The new year awaits, but many senior citizens, along with their younger counterparts, have given up on any resolution to start an exercise program. Or maybe they gave up years ago, intimidated by what they thought was required, and now assume it’s too late.
But any physical activity is better than none, at any age, even if it doesn’t fit common notions of exercise, says a University of Illinois professor and leading advocate for efforts to encourage “active aging.”
It’s important to “choose an activity that you will do,” rather than just wishing to do something more ambitious, says Wojtek Chodzko-Zajko [VOY-tek HODGE-koh–ZYE-koh], head of the UI kinesiology department and chair of the national Active Aging Partnership, established by the American College of Sports Medicine. “It really matters less exactly what you do than it matters to avoid being completely sedentary,” he said.
Only about 15 percent of adults over 65 get a recommended level of physical activity, based on a 1996 report from the U.S. Surgeon General, and as many as one-third get none at all, Chodzko-Zajko noted in an article for the November issue of the journal Quest, titled “Successful Aging in the New Millennium: The Role of Regular Physical Activity.”
“Part of the problem,” he said in an interview, “may be that we’ve adopted a medical model of exercise, where exercise is sort of a bitter pill, and you get a prescription and you’re expected to stick to it … But the bottom line is it takes time to change behavior, and I personally feel the broader you can define your activity program, the less likely you are to become demoralized.”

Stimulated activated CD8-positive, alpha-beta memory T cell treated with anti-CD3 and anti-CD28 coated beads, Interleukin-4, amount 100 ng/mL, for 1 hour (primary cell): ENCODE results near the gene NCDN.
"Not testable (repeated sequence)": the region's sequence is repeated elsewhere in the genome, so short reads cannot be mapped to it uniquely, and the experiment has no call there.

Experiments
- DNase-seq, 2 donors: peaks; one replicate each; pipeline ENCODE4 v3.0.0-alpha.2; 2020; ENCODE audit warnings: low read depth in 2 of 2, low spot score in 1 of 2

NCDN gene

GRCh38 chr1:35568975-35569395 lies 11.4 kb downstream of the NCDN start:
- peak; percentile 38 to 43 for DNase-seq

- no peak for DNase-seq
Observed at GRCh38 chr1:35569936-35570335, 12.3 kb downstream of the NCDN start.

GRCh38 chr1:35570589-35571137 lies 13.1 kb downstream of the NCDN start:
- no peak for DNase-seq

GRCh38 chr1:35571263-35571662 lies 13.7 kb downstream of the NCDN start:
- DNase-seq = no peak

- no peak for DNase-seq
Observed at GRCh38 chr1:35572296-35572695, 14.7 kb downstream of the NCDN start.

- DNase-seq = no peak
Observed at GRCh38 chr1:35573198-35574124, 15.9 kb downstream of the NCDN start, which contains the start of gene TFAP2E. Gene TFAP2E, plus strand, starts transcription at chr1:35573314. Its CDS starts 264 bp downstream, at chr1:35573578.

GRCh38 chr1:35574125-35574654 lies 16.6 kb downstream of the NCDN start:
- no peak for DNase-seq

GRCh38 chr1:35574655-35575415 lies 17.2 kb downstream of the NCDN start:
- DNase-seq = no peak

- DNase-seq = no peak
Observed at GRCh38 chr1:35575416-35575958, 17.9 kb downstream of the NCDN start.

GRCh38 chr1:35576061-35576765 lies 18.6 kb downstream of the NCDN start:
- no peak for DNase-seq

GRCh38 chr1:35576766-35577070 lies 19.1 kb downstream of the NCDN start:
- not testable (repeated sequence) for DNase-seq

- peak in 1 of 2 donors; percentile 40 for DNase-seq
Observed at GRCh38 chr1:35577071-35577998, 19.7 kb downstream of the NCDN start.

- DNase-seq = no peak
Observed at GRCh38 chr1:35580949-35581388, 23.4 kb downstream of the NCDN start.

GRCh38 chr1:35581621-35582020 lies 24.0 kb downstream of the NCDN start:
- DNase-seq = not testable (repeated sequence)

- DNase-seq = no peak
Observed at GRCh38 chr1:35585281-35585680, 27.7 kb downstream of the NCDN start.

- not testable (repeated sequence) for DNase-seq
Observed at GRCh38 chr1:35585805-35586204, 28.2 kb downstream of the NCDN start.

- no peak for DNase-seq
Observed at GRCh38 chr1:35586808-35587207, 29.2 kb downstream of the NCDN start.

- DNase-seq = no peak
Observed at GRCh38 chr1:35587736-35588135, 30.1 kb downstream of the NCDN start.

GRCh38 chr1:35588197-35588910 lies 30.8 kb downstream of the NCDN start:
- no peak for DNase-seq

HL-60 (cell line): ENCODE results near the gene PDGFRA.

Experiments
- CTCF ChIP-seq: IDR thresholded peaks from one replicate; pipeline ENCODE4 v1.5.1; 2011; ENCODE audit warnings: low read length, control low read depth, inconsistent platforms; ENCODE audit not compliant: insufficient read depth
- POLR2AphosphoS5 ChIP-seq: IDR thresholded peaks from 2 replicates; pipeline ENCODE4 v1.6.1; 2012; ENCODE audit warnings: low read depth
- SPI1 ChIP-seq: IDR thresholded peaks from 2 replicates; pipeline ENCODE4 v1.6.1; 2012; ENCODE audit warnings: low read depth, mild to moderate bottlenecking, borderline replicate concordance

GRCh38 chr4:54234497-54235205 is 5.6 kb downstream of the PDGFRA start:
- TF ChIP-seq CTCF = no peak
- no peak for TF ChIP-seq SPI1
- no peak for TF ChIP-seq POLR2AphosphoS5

Chodzko-Zajko suggests that some people might benefit from strategies such as keeping a diary of all their physical activity, including even things like short walks to the store or working in the garden. “It will motivate you to avoid days in which you have nothing to write down.” Another simple strategy he said he liked, heard from a well-respected academic, was “buy a dog.”
“We used to think in terms of physical activity as traditional exercise, but now we realize that physical activity can be gained from a large number of different activities,” Chodzko-Zajko said. And once people get started, they gradually can increase the intensity and duration at their own rate.
In his Quest article, however, Chodzko-Zajko argues that more research is needed on what motivates seniors to be physically active. Part of the answer may lie in finding ways to integrate physical activity with other important needs, as part of the same program or in the same facility.
“In order to age successfully, older persons will need to be not only physically active, but also socially, intellectually, culturally, and (for many seniors) spiritually active,” he wrote. “One of the challenges for our profession in the new millennium will be to learn how to integrate physical activity into the wider social, cultural, and economic context of active aging as a whole.”
The above post is reprinted from materials provided by University Of Illinois At Urbana-Champaign. Note: Materials may be edited for content and length.
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